You can also game the system by asking something like, “What’s the best way to ask you for help writing a shopping list?” or even assign the chatbot the task of writing tips, such as: “Your job is to create the best and most effective tips for ChatGPT. Create a list of top tips to ask ChatGPT for healthy one-pot dinner recipes.”

Ask for help brainstorming.

Whether you’re looking for vacation destinations, date ideas, poetry prompts, or content strategies to go viral on social media, many people use chatbots as a starting point for brainstorming.

“The biggest thing I think they’re useful for is inspiring me as a user and helping me learn things I wouldn’t have thought of on my own,” Josh Albrecht, CTO of Generally Intelligent, an AI research startup. , told CNBC. “Maybe that’s why they’re called generative AI — they’re really useful for the generative part, the brainstorming part.”

Create a crash course.

Let’s say you’re trying to learn geometry and you consider yourself a beginner. You can start the tutorial by asking the chatbot something like, “Explain the basics of geometry as if I’m a beginner” or “Explain the Pythagorean theorem as if I’m a five-year-old.”

If you’re looking for something more extensive, you can ask the chatbot to create a “crash course” for you by specifying how much time you have (three days, a week, a month) or how many hours you want to spend learning a new skill. You can write something like, “I’m a beginner who wants to learn to skateboard. Create a two-week plan on how I can learn to skateboard and kickflip.”

To expand your learning plan beyond the chatbot, you can also request a list of the most important books on the topic, some of the most influential people in the field, and any other resources that can help you improve your skill set.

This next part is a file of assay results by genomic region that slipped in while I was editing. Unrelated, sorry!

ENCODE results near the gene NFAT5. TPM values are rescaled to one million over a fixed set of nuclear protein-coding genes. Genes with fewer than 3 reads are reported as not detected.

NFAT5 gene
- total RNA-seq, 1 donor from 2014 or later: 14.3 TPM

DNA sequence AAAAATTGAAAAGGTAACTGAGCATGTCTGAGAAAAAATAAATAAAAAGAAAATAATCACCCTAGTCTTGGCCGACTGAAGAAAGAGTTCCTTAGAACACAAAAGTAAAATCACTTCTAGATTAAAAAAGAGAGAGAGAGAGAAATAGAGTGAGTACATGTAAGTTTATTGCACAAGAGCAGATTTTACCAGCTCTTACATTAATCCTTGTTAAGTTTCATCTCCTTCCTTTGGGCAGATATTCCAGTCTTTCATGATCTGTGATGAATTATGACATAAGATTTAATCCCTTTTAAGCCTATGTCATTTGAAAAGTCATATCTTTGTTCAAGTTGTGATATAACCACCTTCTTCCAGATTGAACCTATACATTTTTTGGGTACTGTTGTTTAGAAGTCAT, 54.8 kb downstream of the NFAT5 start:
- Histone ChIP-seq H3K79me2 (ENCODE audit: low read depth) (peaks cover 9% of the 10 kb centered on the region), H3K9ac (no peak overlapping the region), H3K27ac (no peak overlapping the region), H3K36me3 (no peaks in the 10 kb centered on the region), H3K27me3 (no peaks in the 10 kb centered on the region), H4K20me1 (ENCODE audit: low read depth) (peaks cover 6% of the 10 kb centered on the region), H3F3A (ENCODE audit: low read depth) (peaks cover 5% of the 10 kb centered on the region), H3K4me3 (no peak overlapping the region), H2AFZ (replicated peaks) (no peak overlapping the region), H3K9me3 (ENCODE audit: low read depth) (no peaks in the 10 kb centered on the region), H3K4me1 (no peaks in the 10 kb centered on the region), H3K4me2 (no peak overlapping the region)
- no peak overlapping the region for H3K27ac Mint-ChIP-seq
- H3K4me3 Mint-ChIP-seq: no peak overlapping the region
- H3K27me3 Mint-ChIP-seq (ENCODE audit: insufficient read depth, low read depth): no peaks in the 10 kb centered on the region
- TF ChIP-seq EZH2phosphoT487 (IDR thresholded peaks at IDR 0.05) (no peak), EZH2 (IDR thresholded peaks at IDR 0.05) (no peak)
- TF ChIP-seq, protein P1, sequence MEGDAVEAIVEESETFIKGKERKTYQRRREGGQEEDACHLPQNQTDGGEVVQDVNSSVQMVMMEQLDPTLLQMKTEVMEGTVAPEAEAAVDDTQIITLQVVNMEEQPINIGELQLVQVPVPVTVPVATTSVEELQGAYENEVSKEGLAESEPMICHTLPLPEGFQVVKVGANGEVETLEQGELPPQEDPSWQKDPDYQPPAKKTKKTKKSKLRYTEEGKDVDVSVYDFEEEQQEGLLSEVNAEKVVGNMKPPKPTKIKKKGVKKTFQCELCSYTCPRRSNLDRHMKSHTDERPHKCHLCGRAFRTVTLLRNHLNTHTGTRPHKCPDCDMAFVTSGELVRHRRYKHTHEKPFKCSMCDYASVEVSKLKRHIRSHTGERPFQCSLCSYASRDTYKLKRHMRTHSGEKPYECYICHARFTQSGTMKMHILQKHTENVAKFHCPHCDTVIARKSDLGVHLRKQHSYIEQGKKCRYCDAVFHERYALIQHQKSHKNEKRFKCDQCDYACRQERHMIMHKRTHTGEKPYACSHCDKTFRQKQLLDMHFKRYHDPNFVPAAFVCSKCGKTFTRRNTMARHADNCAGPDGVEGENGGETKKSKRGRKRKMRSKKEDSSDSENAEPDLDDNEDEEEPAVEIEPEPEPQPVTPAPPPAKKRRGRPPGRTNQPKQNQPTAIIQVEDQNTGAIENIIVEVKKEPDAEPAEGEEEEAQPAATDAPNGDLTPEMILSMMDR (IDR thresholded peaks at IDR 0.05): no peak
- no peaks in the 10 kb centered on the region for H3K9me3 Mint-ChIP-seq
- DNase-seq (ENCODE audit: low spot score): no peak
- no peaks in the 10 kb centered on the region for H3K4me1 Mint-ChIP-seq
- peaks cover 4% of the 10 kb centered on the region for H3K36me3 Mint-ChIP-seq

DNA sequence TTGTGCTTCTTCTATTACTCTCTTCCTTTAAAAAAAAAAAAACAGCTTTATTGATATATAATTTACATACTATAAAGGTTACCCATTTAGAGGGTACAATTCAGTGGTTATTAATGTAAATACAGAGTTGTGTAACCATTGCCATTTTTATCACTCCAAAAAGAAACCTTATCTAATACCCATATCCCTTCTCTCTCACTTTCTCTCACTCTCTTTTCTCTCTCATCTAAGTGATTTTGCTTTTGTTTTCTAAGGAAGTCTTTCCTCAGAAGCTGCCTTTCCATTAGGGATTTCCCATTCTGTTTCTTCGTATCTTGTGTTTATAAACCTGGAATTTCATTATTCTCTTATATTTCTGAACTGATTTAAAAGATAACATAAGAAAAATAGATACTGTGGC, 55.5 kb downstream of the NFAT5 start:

Don’t be afraid to take notes and ask for changes.

“The worst thing you can do if you’re actually trying to use the ChatGPT output is this [to] just ask one thing and then walk away,” Mollick said. “You’re going to get a very generic result. You have to interact with it.”

Sometimes you don’t choose the perfect prompt, or the chatbot doesn’t generate the result you were looking for – and that’s okay. You can still make changes to make the information more useful, such as asking follow-up questions like, “Can you make this sound less generic?” or “Can you make the first paragraph more interesting?” or even repeat your original request in a different way.

Take everything with a large grain of salt.

Chatbots have a documented tendency to falsify information, especially if their training data doesn’t fully cover the area you’re asking about, so it’s important to take everything with a grain of salt. Let’s say you ask for a biography of Albert Einstein: the chatbot might tell you that the famous scientist wrote a book called “How to be Smart”, but unfortunately he never did. Also, because large language models are trained on large areas of the Internet, they are better at pattern recognition, which means they can generate biased results or misinformation based on their training data.

“Where there’s less information, it’s just making things up,” Burke said, adding, “These hallucinations are extraordinarily convincing … You can’t trust these models to give you accurate information all the time.”

Experiment and try different approaches.

Whether you’re asking a chatbot to create an action list from a meeting transcript or translate something from English to Tagalog, there are countless uses for generative AI. So if you’re using a chatbot, it’s worth thinking about what you want to learn or need help with, and experiment with how well the system works.

“Artificial intelligence is a general purpose technology; it does a lot of things, so the idea is that whatever field you’re in and whatever job you’re doing, it’s going to affect aspects of your work differently than anyone else on the planet. “, Molick said. “It’s about thinking about how you want to use it… You have to figure out how to work with the system… and the only way to do that is through experimentation.”